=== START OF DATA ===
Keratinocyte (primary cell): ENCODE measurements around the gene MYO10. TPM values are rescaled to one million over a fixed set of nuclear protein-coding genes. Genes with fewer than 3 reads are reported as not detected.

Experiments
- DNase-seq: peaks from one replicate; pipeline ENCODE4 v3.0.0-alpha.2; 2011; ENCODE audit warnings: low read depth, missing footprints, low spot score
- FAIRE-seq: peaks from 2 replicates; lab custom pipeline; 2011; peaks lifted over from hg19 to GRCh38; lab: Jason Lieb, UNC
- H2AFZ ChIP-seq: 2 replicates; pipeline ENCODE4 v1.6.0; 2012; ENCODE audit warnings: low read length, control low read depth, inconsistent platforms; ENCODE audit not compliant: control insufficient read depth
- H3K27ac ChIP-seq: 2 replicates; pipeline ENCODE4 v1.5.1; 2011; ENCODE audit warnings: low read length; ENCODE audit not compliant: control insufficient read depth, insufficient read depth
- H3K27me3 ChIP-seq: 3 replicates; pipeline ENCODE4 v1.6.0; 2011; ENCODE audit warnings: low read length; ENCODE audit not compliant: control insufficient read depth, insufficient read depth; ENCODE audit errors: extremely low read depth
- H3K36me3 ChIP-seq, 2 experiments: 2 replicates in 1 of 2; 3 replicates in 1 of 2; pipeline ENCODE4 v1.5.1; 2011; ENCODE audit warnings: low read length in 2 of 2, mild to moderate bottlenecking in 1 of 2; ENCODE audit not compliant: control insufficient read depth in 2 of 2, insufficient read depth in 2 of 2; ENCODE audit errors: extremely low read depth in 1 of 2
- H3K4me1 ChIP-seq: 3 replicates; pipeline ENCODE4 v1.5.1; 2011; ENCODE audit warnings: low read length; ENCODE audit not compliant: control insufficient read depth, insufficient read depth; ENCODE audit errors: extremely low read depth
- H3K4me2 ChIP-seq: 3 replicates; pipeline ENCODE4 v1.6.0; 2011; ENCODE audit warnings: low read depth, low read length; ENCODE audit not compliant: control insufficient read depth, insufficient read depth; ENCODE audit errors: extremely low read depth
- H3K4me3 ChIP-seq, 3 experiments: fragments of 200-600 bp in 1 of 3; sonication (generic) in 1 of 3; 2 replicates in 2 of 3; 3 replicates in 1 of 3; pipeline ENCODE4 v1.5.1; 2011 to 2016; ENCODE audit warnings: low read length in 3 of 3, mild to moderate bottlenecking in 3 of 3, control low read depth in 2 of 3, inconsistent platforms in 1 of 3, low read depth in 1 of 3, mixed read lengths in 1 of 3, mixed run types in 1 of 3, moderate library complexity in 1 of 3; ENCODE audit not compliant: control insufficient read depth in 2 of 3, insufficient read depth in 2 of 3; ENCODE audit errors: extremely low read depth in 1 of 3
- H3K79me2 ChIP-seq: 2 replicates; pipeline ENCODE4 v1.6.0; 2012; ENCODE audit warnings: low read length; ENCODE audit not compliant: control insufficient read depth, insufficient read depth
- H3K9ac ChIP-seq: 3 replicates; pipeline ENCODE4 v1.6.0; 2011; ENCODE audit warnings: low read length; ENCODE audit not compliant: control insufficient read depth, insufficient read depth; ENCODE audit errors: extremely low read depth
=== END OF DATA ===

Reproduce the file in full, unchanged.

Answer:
Keratinocyte (primary cell): ENCODE measurements around the gene MYO10. TPM values are rescaled to one million over a fixed set of nuclear protein-coding genes. Genes with fewer than 3 reads are reported as not detected.

Experiments
- DNase-seq: peaks from one replicate; pipeline ENCODE4 v3.0.0-alpha.2; 2011; ENCODE audit warnings: low read depth, missing footprints, low spot score
- FAIRE-seq: peaks from 2 replicates; lab custom pipeline; 2011; peaks lifted over from hg19 to GRCh38; lab: Jason Lieb, UNC
- H2AFZ ChIP-seq: 2 replicates; pipeline ENCODE4 v1.6.0; 2012; ENCODE audit warnings: low read length, control low read depth, inconsistent platforms; ENCODE audit not compliant: control insufficient read depth
- H3K27ac ChIP-seq: 2 replicates; pipeline ENCODE4 v1.5.1; 2011; ENCODE audit warnings: low read length; ENCODE audit not compliant: control insufficient read depth, insufficient read depth
- H3K27me3 ChIP-seq: 3 replicates; pipeline ENCODE4 v1.6.0; 2011; ENCODE audit warnings: low read length; ENCODE audit not compliant: control insufficient read depth, insufficient read depth; ENCODE audit errors: extremely low read depth
- H3K36me3 ChIP-seq, 2 experiments: 2 replicates in 1 of 2; 3 replicates in 1 of 2; pipeline ENCODE4 v1.5.1; 2011; ENCODE audit warnings: low read length in 2 of 2, mild to moderate bottlenecking in 1 of 2; ENCODE audit not compliant: control insufficient read depth in 2 of 2, insufficient read depth in 2 of 2; ENCODE audit errors: extremely low read depth in 1 of 2
- H3K4me1 ChIP-seq: 3 replicates; pipeline ENCODE4 v1.5.1; 2011; ENCODE audit warnings: low read length; ENCODE audit not compliant: control insufficient read depth, insufficient read depth; ENCODE audit errors: extremely low read depth
- H3K4me2 ChIP-seq: 3 replicates; pipeline ENCODE4 v1.6.0; 2011; ENCODE audit warnings: low read depth, low read length; ENCODE audit not compliant: control insufficient read depth, insufficient read depth; ENCODE audit errors: extremely low read depth
- H3K4me3 ChIP-seq, 3 experiments: fragments of 200-600 bp in 1 of 3; sonication (generic) in 1 of 3; 2 replicates in 2 of 3; 3 replicates in 1 of 3; pipeline ENCODE4 v1.5.1; 2011 to 2016; ENCODE audit warnings: low read length in 3 of 3, mild to moderate bottlenecking in 3 of 3, control low read depth in 2 of 3, inconsistent platforms in 1 of 3, low read depth in 1 of 3, mixed read lengths in 1 of 3, mixed run types in 1 of 3, moderate library complexity in 1 of 3; ENCODE audit not compliant: control insufficient read depth in 2 of 3, insufficient read depth in 2 of 3; ENCODE audit errors: extremely low read depth in 1 of 3
- H3K79me2 ChIP-seq: 2 replicates; pipeline ENCODE4 v1.6.0; 2012; ENCODE audit warnings: low read length; ENCODE audit not compliant: control insufficient read depth, insufficient read depth
- H3K9ac ChIP-seq: 3 replicates; pipeline ENCODE4 v1.6.0; 2011; ENCODE audit warnings: low read length; ENCODE audit not compliant: control insufficient read depth, insufficient read depth; ENCODE audit errors: extremely low read depth